Then there’s a new category that entered the game these last years: the DJ or producer who hasn’t really mastered either yet but is good at social media. It just takes away even more skill from the whole art of DJ’ing. It becomes a show where the DJ is the center and people just want to see the person they follow on social media, rather than hearing him/her playing the music they like. The major issue is of course that there is a lot of money going around in this ‘scene’ these last 5 years. This always attracts more people that ‘fake it to make it’. But everything goes in cycles, I’m not worried about techno’s future at all. There’s still pure and good music out there. I mean pure as in ‘made for the right reasons’. The money just attracts a lot of shit, which demands digging deeper for the diamonds. And the same goes for DJ’s.
A lot of DJs are reverting back to the ways of the past and doing vinyl only sets when possible. How important is it to you to have a bag of records that you can play when requested?
To me it is of 0 importance, even though I haven’t always thought that way. Content is just more important than form. I’ve seen so many inspiring sets by DJ’s on CDJ’s, seen so many boring sets by DJ’s on vinyl decks and vice versa. And I’m not even hating on the whole ‘sync’ thing (anymore). Last year I witnessed DJ Pete playing an absolutely killer set at Berghain on 4 CDJ’s, using the sync function. He used every single function on the CDJ and was incredibly creative with it, stuff you could never do without that sync function. It blew my mind and totally changed my view on the whole sync debate. I don’t use it myself but I don’t want to dictate what others should use. The only thing I’d like to dictate is creativity and.. personality.
You’ve been DJing for a very long time now, and have made a name for
yourself as an innovative and forwarding thinking DJ. What do you think it is that makes a great DJ great?
Thank you for the compliment, again. I try to push my limits every time I’m playing. I can do more on CDJ’s than on vinyl for example, so I DO more. I personally like to see a DJ work the decks and mix, whether it be vinyl, CDJ’s or a sync setup. Good DJ’s (to me) are able to translate tension & energy through whatever setup. Laziness does not generate energy, obviously. This of course doesn’t mean that DJ’s who don’t work the mixer are bad DJ’s. Track selection is still the most important, playing the right track at the right time. But what gives it all an extra dimension to me is that when you play 3 decks, you’re able to create new compositions with the layers of each individual track. Using small building blocks gives you more control, but you have to work harder.
Within the electronic music landscape, techno has come to a forefront in the past few years, with the rise in the popularity of major festivals like Awakenings, Dekmantel & Time Warp. How do you feel this has impacted the way that sets are laid out by DJs?
A lot of DJ’s feel more pressure when performing for larger crowds. Some try to please everyone and play music to which as many people can relate too. This generally eliminates a lot of depth and personality from the set. Of course it’s not an easy task to take people on a journey when you only have 90 minutes, but I do feel a lot of DJ’s aren’t even trying and just play it very safe. Don’t get me wrong: I too like to please as many people, but I don’t want to sacrifice my integrity or my style. I might not go as deep or weird as in a club but still I will try to make the set my own and different from any other set they will hear at the festival. I don’t expect everyone to like it, I always just remember how I discovered techno: I was at a rock festival to check out some hiphop & DnB acts while I accidentally stumbled into a techno area and heard Steve Rachmad play a deeply hypnotic techno set which blew my mind. I always hope there are kids in the crowd who might have a similar experience.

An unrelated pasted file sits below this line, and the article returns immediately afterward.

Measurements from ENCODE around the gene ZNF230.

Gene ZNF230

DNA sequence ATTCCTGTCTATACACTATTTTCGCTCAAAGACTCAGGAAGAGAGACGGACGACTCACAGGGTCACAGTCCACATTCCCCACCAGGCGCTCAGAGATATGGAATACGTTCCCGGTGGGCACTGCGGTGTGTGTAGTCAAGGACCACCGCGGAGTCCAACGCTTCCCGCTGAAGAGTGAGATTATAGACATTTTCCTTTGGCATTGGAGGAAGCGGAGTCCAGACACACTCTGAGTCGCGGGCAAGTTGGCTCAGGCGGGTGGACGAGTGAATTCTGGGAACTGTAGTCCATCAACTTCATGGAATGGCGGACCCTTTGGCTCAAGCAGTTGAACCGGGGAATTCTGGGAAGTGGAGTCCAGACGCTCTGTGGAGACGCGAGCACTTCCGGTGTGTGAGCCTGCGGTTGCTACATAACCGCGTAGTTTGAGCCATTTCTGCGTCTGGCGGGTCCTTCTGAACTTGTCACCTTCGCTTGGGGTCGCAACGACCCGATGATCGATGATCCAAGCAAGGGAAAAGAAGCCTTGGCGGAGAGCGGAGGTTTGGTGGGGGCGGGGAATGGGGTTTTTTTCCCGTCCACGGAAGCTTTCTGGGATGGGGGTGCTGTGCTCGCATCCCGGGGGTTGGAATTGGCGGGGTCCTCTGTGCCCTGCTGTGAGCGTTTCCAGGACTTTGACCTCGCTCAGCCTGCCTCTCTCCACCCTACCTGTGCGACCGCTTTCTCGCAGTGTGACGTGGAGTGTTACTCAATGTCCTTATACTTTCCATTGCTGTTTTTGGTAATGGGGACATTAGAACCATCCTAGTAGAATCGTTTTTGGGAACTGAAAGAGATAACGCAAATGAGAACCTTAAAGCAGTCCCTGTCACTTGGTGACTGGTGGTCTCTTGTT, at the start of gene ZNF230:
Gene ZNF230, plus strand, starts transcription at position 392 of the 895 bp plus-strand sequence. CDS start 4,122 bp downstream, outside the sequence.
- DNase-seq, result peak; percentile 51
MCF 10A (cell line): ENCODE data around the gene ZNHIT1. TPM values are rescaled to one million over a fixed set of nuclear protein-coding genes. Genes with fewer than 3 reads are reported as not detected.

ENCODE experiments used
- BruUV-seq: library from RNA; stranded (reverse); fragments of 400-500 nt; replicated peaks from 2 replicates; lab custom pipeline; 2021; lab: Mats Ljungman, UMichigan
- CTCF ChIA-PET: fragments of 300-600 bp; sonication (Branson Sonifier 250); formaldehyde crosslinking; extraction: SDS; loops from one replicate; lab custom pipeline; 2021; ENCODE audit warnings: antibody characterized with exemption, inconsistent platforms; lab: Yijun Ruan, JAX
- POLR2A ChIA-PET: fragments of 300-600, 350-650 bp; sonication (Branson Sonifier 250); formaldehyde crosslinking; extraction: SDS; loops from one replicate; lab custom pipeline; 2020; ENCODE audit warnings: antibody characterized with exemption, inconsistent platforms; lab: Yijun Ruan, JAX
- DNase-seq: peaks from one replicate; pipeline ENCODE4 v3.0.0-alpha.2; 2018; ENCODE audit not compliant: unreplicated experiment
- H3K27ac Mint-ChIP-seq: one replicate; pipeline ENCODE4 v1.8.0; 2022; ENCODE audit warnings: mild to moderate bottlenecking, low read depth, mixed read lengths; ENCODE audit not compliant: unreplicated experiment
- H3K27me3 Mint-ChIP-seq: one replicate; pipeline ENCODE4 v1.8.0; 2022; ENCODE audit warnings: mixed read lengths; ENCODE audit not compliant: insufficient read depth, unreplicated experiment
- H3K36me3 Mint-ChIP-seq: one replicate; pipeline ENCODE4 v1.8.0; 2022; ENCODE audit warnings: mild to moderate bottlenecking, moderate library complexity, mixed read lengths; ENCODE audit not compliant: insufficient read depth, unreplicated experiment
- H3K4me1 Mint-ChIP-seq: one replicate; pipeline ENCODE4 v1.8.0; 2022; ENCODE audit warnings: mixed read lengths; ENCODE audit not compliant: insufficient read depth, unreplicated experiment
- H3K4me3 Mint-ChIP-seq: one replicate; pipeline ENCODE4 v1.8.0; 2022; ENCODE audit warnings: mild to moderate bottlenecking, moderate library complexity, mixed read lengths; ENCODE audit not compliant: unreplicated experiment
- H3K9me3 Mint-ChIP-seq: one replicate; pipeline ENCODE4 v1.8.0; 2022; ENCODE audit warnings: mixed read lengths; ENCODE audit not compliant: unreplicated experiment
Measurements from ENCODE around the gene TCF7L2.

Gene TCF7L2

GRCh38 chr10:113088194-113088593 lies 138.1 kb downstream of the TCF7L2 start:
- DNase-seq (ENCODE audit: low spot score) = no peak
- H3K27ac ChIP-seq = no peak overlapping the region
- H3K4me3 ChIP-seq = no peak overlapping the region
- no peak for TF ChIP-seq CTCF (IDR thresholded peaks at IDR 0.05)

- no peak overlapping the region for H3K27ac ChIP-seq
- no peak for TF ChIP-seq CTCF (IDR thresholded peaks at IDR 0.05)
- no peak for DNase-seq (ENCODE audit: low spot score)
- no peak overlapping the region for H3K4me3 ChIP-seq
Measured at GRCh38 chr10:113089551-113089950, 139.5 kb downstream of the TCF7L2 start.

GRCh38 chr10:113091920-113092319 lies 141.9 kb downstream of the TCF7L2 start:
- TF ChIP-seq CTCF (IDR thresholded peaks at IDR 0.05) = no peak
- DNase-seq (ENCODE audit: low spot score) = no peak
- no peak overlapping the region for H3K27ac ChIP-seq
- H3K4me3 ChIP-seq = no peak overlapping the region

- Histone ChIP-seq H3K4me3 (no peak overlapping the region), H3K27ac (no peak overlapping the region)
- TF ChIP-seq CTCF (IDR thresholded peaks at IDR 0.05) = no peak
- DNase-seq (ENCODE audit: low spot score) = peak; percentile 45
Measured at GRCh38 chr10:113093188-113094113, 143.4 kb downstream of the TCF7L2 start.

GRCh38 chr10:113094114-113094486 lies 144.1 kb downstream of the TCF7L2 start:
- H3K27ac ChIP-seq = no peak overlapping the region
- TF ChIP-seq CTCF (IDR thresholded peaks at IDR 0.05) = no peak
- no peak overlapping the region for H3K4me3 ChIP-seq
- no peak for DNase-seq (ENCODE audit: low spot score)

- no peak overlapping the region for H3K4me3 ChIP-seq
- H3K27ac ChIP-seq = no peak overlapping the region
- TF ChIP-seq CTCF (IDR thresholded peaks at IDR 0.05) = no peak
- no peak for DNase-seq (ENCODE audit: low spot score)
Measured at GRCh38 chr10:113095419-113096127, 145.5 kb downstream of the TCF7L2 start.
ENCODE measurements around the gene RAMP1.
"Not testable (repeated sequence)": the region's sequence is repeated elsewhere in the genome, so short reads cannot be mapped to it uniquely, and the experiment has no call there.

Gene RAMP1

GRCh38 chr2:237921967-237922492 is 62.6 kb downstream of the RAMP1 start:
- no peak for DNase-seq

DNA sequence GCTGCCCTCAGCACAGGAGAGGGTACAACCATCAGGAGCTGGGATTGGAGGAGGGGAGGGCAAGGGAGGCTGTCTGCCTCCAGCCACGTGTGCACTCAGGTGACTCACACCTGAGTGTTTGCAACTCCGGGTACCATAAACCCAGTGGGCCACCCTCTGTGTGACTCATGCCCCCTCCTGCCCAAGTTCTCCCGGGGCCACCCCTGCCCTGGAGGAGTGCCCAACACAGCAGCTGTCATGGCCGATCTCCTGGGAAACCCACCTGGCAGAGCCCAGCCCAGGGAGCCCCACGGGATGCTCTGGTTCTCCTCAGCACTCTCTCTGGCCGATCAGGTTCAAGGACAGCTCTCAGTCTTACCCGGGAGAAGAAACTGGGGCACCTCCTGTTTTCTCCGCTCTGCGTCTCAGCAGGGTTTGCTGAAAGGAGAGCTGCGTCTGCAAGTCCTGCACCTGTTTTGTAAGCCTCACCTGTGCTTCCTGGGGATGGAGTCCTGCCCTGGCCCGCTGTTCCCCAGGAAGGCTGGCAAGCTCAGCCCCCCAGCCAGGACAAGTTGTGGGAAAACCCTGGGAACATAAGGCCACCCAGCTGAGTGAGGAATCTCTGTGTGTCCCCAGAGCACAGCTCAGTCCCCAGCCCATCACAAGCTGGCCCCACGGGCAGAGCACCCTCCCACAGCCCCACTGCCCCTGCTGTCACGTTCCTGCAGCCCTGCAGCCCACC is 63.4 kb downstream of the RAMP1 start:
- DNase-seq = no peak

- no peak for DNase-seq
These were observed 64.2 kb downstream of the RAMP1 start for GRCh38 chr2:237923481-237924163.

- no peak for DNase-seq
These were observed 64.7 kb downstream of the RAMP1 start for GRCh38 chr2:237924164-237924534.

There are certain DJs that are so highly in demand that their tour schedules never slow down, traveling from country to country every week. Do you think that this has an impact on their ability to do their job to the highest capacity possible?
I can’t speak for those people of course, but I think it depends on the person. Travelling constantly is quite heavy on both your body and your mind, but I think it’s still possible to perform at high capacity even when playing 4 times a week. It all depends how well you take care of yourself and how strong you are mentally. It’s definitely not for everyone. Don’t get me wrong: it’s still a dream job to me, but before I started playing the international circuit, I definitely underestimated the travel, fatigue and loneliness touring brings. I always joke that I play for free and that I’m just getting paid for all the other stuff. Some people forget the DJ’ing itself is only a small part of the weekend. You might leave your house Friday morning and come back Sunday night while you were only actually DJ’ing for 4 hours in those 60 hours you were gone from home. It’s not like you’re partying the rest of the time. Well I don’t at least 🙂
What are your five favorite releases of the year so far?
Indigo Æra – Terraformer EP
Svreca – An Unfolding Portrait
Blenk – Shelter EP
Ulwhednar – Razor Mesh Fencing
Pfirter – The Empty Space
What is one record that you consider a ‘must have’ for any techno fan?
Impossible to answer. I’ll give you 5 for this question too and I’ll narrow it down to albums.
Sterac – Thera
Surgeon – Basictonalvocabulary
James Ruskin – Point 2
Robert Hood – Minimal Nation Jeff Mills – Metropolis (close call with Waveform Transmission Vol. 3, which had a huge impact on me, but I think Metropolis is him at his absolute best).
What is your favorite club to play in in the world, and why?
Also quite impossible to answer. The obvious answers are (with good reason) clubs like Berghain, Bassiani, Concrete, De School and more, but that doesn’t mean that every time you play there is ‘epic’, even though many people would like to have you believe that. In the end it’s up to you to connect with the crowd. That’s my main focus. It doesn’t always work. Of course it helps when the conditions are optimal, like a great soundsystem (both on the floor and in the DJ booth), a special location, a dedicated crowd and nice crew. The clubs I mentioned easily tick all those boxes.
Mantra is a fantastic record, and shows that patience is a virtue. Kr!z, congratulations on your debut record, thanks for speaking with us and looking forward to what the future holds in store for you as a producer.
Thanks both for your patience and compliments.